According to Duvalier’s people, he will be staying in Haiti until the investigation into his past offenses are complete.  “Everything that has a beginning,” explained one of his advisers, “must have an end.”  But for Haiti, this is just another speed-bump on the road to recovery, and a soap-opera that is diverting the world’s attention when it’s needed elsewhere.  Hopefully the “end” will come sooner rather than later, so that we can focus on what’s important, and not on what’s not.  Holding Duvalier accountable for his crimes is a necessary step, but it shouldn’t take precedent to the recover effort, because the past is the past, and the future here is grim.

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After almost 25 years of living in exile in France, former Haitian Dictator Jean Claude “Baby Doc” Duvalier returned to Haiti today on an Air France flight that must have forgotten to check for IDs.  Ousted from power in 1986, Duvalier was notorious for ruling Haiti with terror and violence, torturing and killing political opponents with gangs known as the Tonton Macoute.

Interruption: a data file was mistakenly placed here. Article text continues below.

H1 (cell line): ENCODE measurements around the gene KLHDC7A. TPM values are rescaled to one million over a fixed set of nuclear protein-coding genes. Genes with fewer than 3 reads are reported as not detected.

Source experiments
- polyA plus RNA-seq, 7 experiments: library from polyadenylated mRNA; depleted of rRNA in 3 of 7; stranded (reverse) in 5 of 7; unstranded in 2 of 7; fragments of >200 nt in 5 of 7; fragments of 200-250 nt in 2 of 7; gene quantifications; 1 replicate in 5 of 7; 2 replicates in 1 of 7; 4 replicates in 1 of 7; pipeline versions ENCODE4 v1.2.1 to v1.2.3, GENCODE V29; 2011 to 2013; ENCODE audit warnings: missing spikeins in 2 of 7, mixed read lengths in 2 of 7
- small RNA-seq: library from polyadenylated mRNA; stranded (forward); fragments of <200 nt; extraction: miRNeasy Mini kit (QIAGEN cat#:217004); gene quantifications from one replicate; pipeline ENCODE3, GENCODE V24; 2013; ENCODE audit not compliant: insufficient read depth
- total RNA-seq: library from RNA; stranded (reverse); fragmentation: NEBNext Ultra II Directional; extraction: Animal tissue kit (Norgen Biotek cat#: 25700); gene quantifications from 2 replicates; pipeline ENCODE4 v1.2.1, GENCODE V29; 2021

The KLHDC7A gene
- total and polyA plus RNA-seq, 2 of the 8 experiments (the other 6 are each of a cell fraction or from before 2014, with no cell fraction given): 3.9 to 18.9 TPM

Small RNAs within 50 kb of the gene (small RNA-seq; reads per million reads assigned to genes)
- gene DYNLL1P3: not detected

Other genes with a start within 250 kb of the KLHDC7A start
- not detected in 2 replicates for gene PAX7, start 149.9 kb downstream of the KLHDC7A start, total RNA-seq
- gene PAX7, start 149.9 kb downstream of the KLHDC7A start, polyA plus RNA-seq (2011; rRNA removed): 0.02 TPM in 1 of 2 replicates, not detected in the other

We were watching the Patriots-Jets game debacle at the hotel La Reserve when press started flocking the restaurant, as rumors were swirling that he would be making a stop there.  Not really sure what he looked like, every time an older Haitian man walked into the lobby everyone looked at each other and enthusiastically asked, “Is that him?! Go take a picture!!!”  Bottom line, he never showed, and we went home.

No one is really sure why he decided to do a reunion tour of Haiti at this particular moment, and there are rumors that he may hold a press conference tomorrow to flesh out the details.  I mean, with the earthquake, cholera, and a fraudulent election creating a political vacuum in Haiti, why not come back now?  The AP article that’s linked below did make a good point though: with over half of the population in Haiti under the age of 21, most of the people here weren’t even alive when Baby Doc was killing his opponents and ruling the country with terror.  Now, if we could only get Aristide back here too, then we could have a party.

Interested in reading more?  Click here.